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Tunnel between Glasgow's two main stations mooted in transport overhaul

Glasgow queen street station   dsc06139

A rail tunnel linking Glasgow’s two main stations has been mooted as part of a 20 year redevelopment plan which also includes plans for a new metro.

The proposed tunnel would link Glasgow’s main stations bringing trains from the south currently arriving at Glasgow Central to Queens Street station which handles trains from the north. 

The current split is the result of the Caledonian and North British railway companies building seperate infrastructure during the 1870s. 

The plan to join up the two stations has been put forward by the Glasgow Connectivity Commission, which was set up by Glasgow City Council 18 months ago. Previous British Rail and Transport Scotland studies have concluded that such a link is viable.

The proposed tunnel will run beneath the River Clyde, with a single underground station connecting Glasgow Central and Queens Steet stations. South of the river, the tunnel would connect into the Ayrshire and Inverclyde lines, which currently terminate at Glasgow Central.

After passing through the new station, the tunnel will link in to the Falkirk line and the Highland main line.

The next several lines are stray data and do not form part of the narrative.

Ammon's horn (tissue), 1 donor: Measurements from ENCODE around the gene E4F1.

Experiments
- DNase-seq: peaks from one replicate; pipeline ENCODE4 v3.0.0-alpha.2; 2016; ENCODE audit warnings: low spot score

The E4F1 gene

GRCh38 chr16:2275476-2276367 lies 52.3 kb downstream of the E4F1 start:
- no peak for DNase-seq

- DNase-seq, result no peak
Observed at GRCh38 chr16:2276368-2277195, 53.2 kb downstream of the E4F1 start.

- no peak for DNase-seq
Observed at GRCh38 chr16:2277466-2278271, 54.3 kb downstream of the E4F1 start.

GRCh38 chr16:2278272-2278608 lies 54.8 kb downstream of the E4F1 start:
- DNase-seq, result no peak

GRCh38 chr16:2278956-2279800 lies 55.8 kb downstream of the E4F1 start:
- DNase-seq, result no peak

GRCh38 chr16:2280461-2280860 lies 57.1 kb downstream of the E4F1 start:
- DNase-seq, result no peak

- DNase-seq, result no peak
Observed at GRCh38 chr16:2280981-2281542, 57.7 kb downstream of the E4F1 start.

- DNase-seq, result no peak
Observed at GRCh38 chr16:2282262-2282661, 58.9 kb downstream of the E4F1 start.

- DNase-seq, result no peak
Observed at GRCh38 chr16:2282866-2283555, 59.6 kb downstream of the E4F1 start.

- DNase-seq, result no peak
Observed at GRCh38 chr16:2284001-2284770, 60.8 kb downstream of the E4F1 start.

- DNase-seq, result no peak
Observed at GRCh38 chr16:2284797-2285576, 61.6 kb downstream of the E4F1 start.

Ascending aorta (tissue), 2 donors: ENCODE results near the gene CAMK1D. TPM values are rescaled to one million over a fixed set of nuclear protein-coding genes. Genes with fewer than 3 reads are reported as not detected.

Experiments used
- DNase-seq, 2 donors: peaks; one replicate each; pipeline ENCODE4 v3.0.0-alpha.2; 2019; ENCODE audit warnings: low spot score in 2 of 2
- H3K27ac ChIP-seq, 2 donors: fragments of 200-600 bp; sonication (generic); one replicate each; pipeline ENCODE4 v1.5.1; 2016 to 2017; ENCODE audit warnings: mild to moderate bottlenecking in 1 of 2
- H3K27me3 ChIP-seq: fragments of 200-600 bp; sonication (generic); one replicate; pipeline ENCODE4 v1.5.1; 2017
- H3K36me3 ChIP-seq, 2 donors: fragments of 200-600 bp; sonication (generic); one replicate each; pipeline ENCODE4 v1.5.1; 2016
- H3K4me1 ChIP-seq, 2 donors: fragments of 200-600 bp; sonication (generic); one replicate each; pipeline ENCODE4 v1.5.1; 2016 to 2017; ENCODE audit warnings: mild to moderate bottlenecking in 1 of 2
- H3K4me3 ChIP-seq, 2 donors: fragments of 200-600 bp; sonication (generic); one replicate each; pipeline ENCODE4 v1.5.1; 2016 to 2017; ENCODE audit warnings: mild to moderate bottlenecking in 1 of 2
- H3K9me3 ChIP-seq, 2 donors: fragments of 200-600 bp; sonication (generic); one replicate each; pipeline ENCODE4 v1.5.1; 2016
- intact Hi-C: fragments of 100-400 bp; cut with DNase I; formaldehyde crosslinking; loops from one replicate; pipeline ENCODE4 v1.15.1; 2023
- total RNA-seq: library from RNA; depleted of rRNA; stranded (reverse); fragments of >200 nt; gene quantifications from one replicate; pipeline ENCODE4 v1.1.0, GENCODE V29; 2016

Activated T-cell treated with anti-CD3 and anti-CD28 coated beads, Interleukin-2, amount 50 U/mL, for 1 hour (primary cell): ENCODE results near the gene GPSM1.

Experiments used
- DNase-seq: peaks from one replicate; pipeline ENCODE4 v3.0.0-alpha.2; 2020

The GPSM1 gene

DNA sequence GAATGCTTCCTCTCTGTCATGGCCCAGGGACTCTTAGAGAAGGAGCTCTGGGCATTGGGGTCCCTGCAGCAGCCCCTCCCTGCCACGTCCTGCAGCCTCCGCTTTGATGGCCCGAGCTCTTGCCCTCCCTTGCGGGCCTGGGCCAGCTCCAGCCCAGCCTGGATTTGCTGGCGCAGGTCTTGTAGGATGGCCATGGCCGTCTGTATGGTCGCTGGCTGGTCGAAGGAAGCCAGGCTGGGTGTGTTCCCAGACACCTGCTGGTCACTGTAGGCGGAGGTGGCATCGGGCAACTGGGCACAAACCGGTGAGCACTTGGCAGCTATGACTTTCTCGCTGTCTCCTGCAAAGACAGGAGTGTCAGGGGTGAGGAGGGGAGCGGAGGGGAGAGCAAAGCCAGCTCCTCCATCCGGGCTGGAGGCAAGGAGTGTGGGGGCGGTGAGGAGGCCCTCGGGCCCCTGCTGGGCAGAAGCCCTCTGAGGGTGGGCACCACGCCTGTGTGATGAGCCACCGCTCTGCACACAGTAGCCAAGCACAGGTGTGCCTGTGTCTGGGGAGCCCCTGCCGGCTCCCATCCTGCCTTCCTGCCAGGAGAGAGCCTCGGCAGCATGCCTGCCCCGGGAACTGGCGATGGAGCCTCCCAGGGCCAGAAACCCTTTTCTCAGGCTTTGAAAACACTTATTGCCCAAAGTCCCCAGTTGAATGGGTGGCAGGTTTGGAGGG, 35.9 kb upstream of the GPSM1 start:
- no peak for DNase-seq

Connecting the two stations would make Glasgow “the most accessible place in Scotland” a report produced by the commission claims, with up to 20 trains an hour passing through the city centre.  

The commission has also recommended that the city council explore options to establish a new metro network. The city currently has a single underground rail line, with a high dependence on heavy rail for transport in the city. 

The systems could be delivered individually, but the report claims that: “as a package they are transformational for the city and central Scotland as a whole, given the level of additional capacity they offer, the potential for significant modal shift they represent.”  

In the report’s foreword, commission chair David Begg  says: “We do not underestimate the challenges required to implement this report’s ambitious proposals”.

“But we also believe they are affordable, deliverable and necessary if Scotland wants to achieve its goal of fostering sustainable and inclusive economic growth. We urge all agencies concerned with the future of this great city to work together to achieve these aims.” 

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Readers' comments (1)

  • I think you might find that it's the Ayrshire Line, not Ayreshire. Don't think the latter even comes up correctly in a spellchecker as a proper word so should have been an easy spot when reviewing the article.

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